Study your flashcards anywhere!

Download the official Cram app for free >

  • Shuffle
    Toggle On
    Toggle Off
  • Alphabetize
    Toggle On
    Toggle Off
  • Front First
    Toggle On
    Toggle Off
  • Both Sides
    Toggle On
    Toggle Off
  • Read
    Toggle On
    Toggle Off
Reading...
Front

How to study your flashcards.

Right/Left arrow keys: Navigate between flashcards.right arrow keyleft arrow key

Up/Down arrow keys: Flip the card between the front and back.down keyup key

H key: Show hint (3rd side).h key

A key: Read text to speech.a key

image

Play button

image

Play button

image

Progress

1/26

Click to flip

26 Cards in this Set

  • Front
  • Back
Hue
dimension of visual experienced by color names and related to the wavelength of light
brightness
amount of light emitted (height of the amplitude)
saturation
vividness or purity of color related to the complexity of the light waves
cornea
transparent part covering the eye
cornea
transparent part covering the eye; bends incoming light rays twoard the lens
lens
focuses the light (bends) to focus on close and far-away objects
iris
controls the amout of light that gets into the eye
pupil
dilates or contracts letting in or out light
retina
neural tissue lining the back of the eyeball's interior, which contains the receptor's for vision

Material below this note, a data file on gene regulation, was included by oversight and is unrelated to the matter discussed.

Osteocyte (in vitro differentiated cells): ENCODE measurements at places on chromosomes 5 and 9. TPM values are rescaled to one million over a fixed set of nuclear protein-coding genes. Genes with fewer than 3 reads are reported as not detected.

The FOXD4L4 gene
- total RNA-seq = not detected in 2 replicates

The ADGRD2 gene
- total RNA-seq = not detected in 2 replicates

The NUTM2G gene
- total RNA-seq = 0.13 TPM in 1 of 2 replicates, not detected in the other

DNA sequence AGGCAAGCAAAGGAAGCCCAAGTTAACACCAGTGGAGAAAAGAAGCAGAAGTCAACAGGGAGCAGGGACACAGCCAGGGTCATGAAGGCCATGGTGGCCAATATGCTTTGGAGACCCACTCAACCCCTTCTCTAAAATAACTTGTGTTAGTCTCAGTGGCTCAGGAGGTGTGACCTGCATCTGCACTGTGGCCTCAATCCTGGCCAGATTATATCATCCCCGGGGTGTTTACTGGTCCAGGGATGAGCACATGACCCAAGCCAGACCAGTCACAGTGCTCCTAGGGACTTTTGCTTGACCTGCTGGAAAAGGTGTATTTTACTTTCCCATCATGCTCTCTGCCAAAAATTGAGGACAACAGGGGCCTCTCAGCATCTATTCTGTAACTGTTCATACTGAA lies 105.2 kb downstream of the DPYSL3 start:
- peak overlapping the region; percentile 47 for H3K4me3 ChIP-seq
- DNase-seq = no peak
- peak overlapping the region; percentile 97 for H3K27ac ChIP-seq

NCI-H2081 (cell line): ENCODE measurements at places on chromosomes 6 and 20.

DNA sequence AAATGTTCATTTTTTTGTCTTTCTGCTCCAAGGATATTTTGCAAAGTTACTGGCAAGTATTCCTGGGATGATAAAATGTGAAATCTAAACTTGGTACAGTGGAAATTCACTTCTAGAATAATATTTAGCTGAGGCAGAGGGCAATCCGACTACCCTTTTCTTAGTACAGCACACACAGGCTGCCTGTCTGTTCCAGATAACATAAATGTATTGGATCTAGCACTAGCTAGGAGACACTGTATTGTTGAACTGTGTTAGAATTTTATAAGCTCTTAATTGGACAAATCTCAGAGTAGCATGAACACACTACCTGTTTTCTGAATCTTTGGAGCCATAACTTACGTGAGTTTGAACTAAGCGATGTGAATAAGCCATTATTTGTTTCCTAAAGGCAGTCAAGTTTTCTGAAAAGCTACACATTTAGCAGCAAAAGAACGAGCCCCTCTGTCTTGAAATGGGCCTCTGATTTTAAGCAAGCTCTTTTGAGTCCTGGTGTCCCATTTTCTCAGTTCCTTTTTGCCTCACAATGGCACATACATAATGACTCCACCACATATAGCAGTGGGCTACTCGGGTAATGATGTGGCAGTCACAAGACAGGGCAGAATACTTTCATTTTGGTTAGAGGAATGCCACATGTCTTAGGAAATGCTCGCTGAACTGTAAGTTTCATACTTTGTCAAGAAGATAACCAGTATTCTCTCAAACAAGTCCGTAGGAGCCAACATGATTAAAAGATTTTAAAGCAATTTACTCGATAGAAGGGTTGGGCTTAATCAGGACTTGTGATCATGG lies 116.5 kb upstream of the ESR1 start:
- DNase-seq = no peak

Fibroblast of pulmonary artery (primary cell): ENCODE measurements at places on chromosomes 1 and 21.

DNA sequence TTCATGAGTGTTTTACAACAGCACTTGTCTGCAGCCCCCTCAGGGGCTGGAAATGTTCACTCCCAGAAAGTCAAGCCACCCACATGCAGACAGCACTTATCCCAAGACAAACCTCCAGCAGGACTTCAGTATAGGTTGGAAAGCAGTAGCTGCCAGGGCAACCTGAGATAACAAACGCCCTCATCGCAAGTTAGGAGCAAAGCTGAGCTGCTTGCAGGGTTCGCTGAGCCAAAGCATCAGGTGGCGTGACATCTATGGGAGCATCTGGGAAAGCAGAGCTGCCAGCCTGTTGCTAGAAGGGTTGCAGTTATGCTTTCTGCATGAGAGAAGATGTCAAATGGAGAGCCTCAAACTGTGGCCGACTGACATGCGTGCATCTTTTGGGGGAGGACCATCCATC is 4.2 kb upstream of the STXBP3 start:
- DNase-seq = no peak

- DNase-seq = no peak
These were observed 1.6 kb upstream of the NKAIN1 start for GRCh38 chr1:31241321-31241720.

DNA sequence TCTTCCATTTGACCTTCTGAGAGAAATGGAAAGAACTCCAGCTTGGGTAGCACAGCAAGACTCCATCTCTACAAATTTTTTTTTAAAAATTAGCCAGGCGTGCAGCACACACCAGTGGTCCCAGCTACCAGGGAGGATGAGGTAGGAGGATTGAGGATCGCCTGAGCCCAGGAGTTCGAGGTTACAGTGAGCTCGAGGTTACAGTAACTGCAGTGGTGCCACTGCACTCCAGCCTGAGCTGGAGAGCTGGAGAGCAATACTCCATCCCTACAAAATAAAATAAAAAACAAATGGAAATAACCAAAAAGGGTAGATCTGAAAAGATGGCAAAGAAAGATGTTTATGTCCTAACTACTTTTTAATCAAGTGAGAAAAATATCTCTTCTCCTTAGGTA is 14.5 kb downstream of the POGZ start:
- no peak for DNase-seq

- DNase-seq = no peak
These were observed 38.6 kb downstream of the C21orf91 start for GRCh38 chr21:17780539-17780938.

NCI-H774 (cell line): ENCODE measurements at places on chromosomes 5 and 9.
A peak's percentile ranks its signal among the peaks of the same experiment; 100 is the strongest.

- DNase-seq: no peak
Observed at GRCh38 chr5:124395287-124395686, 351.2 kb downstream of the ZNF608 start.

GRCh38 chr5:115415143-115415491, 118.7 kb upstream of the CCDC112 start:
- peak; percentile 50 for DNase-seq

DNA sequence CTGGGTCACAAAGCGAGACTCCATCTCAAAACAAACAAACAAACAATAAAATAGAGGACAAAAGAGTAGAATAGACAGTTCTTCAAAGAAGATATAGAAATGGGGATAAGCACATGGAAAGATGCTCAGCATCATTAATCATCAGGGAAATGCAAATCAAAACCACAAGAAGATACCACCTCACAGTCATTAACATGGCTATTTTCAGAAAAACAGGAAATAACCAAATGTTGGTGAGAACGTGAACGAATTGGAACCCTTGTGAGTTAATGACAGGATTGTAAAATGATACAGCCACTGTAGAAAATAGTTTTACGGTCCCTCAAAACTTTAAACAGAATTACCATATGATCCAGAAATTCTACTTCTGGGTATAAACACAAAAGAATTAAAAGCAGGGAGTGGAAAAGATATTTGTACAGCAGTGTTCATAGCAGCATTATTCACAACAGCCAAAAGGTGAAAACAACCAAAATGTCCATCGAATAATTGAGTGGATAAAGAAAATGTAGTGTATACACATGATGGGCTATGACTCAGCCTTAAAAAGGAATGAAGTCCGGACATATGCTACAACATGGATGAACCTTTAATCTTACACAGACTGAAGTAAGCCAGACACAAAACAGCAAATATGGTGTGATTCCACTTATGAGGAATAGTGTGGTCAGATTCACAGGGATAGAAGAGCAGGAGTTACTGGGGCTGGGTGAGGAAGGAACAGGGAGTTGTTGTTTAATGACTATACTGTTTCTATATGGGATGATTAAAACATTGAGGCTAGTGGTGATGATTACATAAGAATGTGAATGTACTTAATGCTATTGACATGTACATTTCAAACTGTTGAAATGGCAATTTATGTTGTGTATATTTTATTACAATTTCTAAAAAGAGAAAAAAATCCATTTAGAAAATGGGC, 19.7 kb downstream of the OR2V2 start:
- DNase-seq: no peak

rods
(125 million) visual receptors that respond to dim light; in retina
cones
8 million; visual receptors involved in color vision (in center of retina)
fovea
center of retina
dark adaptation
process by which visual receptors become maximally sensitive to dim light
ganglion cells
neurons in the retina of the eye, which gather info from receptor cells (by way of intermediate bipolar cells) their axons make up the optic nerve
feature-dectectors
cells in the visual cortex that are sensitive to specific features of the environment
opponent-process theory
a theory of color perception that assumes that the visual system treats pair of colors as opposing or antagonistic
Gestalt psychologists
how people find pattern in vision (figure and ground)
proximity
things that are near each other tend to be grouped together
closure
the brain fills in gaps (ie an incomplete triangle)
similarity
things that are the samed seem to be categorized together
continuity
lines or patterns are perceived to be continuing into space
binocular cues
visual cues to depth or distance requiring two eyes
convergence
turning inward of the eyes, which occurs when they focus on a nearby object
retinal disparity
slight difference in lateral separation between two objects as seen by the left eye and the right eye
monocular cues
visual cues to depth or distance requiring two eyes (50+ feet)
perceptual constancy
accurate perception of objects as stable or unchanged despite changes in the sensory patterns they produce